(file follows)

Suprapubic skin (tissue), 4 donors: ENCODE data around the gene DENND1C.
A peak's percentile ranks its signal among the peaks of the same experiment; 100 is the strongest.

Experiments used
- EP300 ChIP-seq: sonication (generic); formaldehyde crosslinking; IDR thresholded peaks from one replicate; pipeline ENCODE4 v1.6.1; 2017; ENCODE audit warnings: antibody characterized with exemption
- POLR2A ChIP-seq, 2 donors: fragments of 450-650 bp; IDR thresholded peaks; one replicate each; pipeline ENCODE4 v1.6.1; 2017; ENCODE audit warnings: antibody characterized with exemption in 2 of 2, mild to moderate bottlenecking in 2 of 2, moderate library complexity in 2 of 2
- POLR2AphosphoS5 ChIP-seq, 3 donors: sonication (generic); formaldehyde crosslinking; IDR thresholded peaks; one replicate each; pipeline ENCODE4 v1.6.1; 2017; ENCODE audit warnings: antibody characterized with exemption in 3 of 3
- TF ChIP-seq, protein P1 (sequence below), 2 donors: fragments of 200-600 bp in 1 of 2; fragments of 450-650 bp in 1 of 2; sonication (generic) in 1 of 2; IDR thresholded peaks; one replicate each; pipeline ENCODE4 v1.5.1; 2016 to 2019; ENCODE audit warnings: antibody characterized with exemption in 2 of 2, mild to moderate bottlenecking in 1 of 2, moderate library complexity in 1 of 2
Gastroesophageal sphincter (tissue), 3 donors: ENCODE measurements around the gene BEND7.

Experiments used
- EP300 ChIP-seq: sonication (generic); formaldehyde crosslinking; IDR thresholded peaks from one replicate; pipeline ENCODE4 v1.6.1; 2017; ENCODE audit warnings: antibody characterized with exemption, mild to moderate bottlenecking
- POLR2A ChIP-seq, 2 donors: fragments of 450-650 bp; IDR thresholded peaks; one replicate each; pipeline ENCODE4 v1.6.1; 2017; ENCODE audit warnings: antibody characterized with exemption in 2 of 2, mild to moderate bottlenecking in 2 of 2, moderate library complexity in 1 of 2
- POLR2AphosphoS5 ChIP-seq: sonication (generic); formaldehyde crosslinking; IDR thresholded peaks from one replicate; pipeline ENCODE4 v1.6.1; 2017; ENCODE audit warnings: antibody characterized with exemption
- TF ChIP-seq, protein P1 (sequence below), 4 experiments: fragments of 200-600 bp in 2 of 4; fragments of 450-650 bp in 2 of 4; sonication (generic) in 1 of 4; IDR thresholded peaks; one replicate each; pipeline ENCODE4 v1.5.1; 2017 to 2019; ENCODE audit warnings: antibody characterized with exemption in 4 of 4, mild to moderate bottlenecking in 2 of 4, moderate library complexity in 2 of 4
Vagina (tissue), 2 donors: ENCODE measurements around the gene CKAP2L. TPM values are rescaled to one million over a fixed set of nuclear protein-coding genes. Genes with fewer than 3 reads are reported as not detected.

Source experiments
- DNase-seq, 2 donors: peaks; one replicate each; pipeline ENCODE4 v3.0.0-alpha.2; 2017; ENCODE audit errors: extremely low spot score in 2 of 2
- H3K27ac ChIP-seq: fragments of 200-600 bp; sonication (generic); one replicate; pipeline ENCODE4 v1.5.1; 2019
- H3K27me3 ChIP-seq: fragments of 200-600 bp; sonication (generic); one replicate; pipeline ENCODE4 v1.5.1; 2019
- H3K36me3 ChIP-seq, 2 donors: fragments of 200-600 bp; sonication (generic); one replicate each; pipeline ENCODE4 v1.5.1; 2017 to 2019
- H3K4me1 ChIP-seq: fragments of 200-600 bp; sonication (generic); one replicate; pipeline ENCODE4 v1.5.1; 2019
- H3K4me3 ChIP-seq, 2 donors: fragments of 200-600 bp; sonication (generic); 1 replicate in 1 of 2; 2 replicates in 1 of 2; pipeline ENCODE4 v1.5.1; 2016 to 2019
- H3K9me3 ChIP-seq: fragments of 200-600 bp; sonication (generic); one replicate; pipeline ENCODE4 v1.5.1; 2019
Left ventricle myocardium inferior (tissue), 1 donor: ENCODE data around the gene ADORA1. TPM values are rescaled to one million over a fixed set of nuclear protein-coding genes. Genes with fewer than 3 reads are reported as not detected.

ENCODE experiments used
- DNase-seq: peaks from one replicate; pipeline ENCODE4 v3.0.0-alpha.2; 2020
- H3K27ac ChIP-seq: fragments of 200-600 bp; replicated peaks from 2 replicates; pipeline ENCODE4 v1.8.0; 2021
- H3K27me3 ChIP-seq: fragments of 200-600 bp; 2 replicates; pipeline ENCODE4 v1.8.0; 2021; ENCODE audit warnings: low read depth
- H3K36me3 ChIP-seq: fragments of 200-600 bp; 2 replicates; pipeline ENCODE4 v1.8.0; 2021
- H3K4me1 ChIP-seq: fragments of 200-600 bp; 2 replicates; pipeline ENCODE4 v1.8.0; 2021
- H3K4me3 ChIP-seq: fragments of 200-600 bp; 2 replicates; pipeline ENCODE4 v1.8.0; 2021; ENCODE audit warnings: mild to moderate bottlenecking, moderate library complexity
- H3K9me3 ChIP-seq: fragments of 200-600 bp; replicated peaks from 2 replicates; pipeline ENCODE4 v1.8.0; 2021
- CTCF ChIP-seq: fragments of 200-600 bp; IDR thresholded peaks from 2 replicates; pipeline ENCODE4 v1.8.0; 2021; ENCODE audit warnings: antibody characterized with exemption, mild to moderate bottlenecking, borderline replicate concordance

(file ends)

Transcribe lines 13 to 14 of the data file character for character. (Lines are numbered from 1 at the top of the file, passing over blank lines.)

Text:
- TF ChIP-seq, protein P1 (sequence below), 4 experiments: fragments of 200-600 bp in 2 of 4; fragments of 450-650 bp in 2 of 4; sonication (generic) in 1 of 4; IDR thresholded peaks; one replicate each; pipeline ENCODE4 v1.5.1; 2017 to 2019; ENCODE audit warnings: antibody characterized with exemption in 4 of 4, mild to moderate bottlenecking in 2 of 4, moderate library complexity in 2 of 4
Vagina (tissue), 2 donors: ENCODE measurements around the gene CKAP2L. TPM values are rescaled to one million over a fixed set of nuclear protein-coding genes. Genes with fewer than 3 reads are reported as not detected.